Unfolding ICT4D: Part-II (Nature & Scope)

ICT4D is an interdisciplinary research domain, which integrates wider perspectives of three study areas, such as computer science (CS), information systems (IS), and development studies (DS). For instance, CS can answer the questions like what is possible with digital technology, likewise, IS branch can find the feasibility of digital technologies, and DS can explore what is desirable with this digital technology. Until 1990s researcher were more tended to focus on development and ignore the IT or isolate the IT from mainstream development into separate policies and ministries. However, single-mindedly, scholars in information systems acknowledge that both techno-deterministic or socio-deterministic approaches to ICT4D research have a lack of fidelity, as such; the notion of development is the consequences of interplay between these two. It is not just an implementation of technology will do miracles, as a matter of fact, they are designed and used by people operating in a complex social, political, economical, and cultural context. Thus, it is important for a researcher to understand the multi - perspective approach of ICT4D domain. Through the lens of integrated disciplines we can look into the development issues - in connection with technology (ICT). Based on this interdisciplinary approach, some of the ICT4D related key research questions - taken from the lecture notes of Barbara Fillip http://ebookbrowse.com/ict4d-course-barbara-fillip-at-courses-ictlogy-net-pdf-d38867055 - are as follows:

What is the true potential of ICTs for developing countries?
How much can ICTs contribute to economic growth and sustainable development?
Are we expecting too much of ICTs?
What is the extent to which ICTs can contribute to sustainable development?
To what extent is that potential being realized?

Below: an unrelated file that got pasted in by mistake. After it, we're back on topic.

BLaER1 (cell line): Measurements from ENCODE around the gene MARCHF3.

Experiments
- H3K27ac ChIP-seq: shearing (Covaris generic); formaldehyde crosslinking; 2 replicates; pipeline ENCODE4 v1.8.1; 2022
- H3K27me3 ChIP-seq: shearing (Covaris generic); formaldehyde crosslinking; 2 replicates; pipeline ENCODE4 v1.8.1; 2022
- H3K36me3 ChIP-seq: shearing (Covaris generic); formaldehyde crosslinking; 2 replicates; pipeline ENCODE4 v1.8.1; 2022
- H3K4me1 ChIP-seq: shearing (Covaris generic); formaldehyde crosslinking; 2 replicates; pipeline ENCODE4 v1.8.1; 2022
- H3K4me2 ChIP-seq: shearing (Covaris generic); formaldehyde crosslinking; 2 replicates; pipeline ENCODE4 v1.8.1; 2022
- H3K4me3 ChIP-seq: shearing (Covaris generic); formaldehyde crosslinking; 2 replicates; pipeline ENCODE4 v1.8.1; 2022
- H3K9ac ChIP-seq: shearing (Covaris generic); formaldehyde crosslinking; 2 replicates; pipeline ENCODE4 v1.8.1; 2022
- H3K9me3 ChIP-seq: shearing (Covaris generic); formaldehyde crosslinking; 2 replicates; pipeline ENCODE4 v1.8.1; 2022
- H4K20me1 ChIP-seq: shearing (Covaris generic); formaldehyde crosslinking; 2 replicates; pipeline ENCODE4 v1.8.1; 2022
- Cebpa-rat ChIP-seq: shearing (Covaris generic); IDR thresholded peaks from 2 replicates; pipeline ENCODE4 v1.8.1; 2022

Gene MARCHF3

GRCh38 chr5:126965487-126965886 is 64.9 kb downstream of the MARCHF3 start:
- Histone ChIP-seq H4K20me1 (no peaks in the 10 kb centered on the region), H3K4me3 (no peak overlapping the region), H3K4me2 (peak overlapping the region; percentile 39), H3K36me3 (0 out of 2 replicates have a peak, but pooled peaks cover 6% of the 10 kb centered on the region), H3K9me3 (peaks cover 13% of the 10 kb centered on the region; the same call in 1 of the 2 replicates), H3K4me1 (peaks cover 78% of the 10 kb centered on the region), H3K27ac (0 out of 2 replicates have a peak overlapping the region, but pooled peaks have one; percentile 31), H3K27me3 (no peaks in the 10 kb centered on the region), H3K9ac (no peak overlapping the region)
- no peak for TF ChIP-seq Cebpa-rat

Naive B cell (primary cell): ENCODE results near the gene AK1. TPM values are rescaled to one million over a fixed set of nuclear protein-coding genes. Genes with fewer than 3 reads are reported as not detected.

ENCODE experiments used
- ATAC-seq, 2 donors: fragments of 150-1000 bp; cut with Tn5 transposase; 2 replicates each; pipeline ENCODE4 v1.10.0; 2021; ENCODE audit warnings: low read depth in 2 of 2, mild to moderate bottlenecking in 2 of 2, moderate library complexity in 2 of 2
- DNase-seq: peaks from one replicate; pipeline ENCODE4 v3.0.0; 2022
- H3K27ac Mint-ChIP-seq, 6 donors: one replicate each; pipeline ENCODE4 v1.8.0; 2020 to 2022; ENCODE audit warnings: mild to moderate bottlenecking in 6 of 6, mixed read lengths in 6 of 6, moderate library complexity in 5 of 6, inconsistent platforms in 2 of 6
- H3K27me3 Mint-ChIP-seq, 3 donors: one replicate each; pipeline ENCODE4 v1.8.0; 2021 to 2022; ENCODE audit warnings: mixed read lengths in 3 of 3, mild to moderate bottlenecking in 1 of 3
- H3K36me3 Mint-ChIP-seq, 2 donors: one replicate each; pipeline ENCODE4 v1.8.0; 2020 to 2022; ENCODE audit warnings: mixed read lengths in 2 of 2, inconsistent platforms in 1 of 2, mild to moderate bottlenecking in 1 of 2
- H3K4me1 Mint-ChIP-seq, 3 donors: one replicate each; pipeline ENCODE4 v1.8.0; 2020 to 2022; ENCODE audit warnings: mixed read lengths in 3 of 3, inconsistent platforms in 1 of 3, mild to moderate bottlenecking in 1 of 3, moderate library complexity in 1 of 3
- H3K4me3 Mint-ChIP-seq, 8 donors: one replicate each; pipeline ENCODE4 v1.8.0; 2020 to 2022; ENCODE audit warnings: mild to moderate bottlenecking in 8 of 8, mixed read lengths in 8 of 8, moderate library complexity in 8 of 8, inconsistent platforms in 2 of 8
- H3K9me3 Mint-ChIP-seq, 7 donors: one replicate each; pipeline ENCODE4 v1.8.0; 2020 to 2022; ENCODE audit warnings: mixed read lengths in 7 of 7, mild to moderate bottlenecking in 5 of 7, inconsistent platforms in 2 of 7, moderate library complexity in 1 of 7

Are there countries where ICTs seem to be significantly contributing to sustainable development?
Are there other countries where ICTs don’t seem to be having a significant impact?
Why are there differences in countries’ abilities to take advantage of ICTs?
Is the potential of ICTs being realized evenly across countries as well as within countries?
Are some segments of society not benefiting from ICTs? Why?
How can that potential be realized more fully to benefit all more evenly, both within and across countries?
If we look at the countries that are realizing that potential, how are they doing it?
What are the countries not realizing that potential failing to do or doing wrong?
Who is responsible for doing what to realize that potential?
What are the respective roles of national governments and institutions, the private sector, the international development community and civil society?

Heeks, R. (2007). Theorizing ICT4D research. Information Technologies and International Development, 3(3), 1-4.
Heeks, R. (2008). ICT4D 2. 0 : the next phase of applying ICT for International Development. Computer ( Formerly : Computer Group News ), 41(6), 26-33.

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